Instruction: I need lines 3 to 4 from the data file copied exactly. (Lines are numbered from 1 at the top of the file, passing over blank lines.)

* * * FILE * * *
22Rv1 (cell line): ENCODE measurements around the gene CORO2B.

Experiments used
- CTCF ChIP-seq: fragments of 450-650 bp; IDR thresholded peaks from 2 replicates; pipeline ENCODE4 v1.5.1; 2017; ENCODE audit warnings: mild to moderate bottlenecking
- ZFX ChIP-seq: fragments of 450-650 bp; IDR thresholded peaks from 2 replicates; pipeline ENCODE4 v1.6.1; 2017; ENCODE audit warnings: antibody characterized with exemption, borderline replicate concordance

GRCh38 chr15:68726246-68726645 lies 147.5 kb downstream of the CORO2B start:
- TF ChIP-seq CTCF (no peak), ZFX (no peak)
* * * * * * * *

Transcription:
- CTCF ChIP-seq: fragments of 450-650 bp; IDR thresholded peaks from 2 replicates; pipeline ENCODE4 v1.5.1; 2017; ENCODE audit warnings: mild to moderate bottlenecking
- ZFX ChIP-seq: fragments of 450-650 bp; IDR thresholded peaks from 2 replicates; pipeline ENCODE4 v1.6.1; 2017; ENCODE audit warnings: antibody characterized with exemption, borderline replicate concordance